Medical questions & health advice by board certified doctors
"Do name brand heart medications work better than generics?"
I was having problems with my heart racing, and it would start up with no warning, reaching 170 beats per minute for no reason. After many tests, and wearing a Holter monitor for a week, I was diagnosed with SVTs, or supraventricular tachycardia. I was prescribed name brand Tenormin (atenolol). Tenormin worked great for many years. When I changed insurance companies, they would only pay for the generic, atenolol. My heart problems started up again. The effectiveness of atenolol lasted about two hours at the most. When I asked the doctor to prescribe the name brand Tenormin, he did, and the problems ceased again. My pharmacist told me that generic atenolol and name brand Tenormin have a different ""delivery systems."" Do name brand heart medications work better than generics as a rule, or is this unique to my medical situation?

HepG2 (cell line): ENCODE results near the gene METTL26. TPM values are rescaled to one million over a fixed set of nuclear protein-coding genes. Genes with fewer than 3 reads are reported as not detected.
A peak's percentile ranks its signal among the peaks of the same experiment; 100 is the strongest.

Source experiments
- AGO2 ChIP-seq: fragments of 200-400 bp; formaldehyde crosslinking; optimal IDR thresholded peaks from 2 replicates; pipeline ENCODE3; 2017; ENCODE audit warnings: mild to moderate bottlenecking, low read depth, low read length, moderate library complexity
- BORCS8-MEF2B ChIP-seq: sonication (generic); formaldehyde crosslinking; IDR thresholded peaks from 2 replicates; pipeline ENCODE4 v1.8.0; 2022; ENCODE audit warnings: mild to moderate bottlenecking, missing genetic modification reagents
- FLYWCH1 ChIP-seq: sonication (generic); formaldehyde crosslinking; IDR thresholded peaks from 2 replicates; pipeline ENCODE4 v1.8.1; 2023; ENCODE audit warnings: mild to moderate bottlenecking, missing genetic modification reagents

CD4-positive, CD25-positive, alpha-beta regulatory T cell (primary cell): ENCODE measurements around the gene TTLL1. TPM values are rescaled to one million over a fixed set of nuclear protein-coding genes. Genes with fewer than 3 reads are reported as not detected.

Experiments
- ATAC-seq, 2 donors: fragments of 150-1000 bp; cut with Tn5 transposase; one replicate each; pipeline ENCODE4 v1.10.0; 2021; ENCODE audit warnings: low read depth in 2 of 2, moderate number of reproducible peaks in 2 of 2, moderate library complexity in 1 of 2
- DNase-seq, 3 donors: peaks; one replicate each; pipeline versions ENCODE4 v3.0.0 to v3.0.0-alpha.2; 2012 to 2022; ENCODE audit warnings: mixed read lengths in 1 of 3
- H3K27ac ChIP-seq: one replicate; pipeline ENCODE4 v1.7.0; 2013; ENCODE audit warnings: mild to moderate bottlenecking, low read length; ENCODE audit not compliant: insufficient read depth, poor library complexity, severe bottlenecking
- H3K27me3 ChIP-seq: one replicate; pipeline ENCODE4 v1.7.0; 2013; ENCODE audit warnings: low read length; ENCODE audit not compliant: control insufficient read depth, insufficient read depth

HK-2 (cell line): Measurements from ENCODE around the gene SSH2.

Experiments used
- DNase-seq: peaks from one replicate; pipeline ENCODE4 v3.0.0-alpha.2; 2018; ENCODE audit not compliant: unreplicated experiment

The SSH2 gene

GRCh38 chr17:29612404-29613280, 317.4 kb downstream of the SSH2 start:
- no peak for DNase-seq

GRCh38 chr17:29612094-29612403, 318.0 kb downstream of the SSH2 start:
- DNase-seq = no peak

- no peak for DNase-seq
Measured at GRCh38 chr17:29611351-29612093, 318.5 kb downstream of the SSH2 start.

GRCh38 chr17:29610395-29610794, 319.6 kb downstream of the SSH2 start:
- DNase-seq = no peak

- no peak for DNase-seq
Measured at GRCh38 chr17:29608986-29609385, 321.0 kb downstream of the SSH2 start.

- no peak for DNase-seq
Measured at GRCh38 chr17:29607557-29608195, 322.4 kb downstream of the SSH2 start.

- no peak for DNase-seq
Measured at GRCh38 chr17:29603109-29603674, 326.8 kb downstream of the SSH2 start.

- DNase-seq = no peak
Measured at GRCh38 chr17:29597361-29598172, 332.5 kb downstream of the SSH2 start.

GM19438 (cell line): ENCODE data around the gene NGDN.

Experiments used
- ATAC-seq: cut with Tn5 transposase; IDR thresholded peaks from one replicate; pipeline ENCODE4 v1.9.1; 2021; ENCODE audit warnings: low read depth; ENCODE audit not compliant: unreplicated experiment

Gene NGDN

In general, the generic medications work the same as the name brand. They are by definition exactly the same molecular structure. However, they do sometimes have slightly different "fillers" that might result in different levels of absorption. It is possible that this represents the difference between atenolol and Tenormin. In have never had (in my experience) any problems with the generic versions of atenolol. I would say that this situation is probably unique to your situation and I recommend that you discuss this with your cardiologist. If you don't want to pay for the name brand, then you might consider switching to a different beta blocker. Other beta blockers that act similarly to atenolol but might work for you in their generic form. One example is the commonly used metoprolol. This is the medication that I reach for first in some types of SVT. I suggest that if you are still having issues with your SVT and you cannot get the Tenormin through your current insurance company, then you should schedule an appointment with your cardiologist to discuss this further. Your cardiologist might be able to write your insurance company a letter for a "prior authorization" that might allow it to be covered. If not, then you can come up with an alternative medication that might work just as well.
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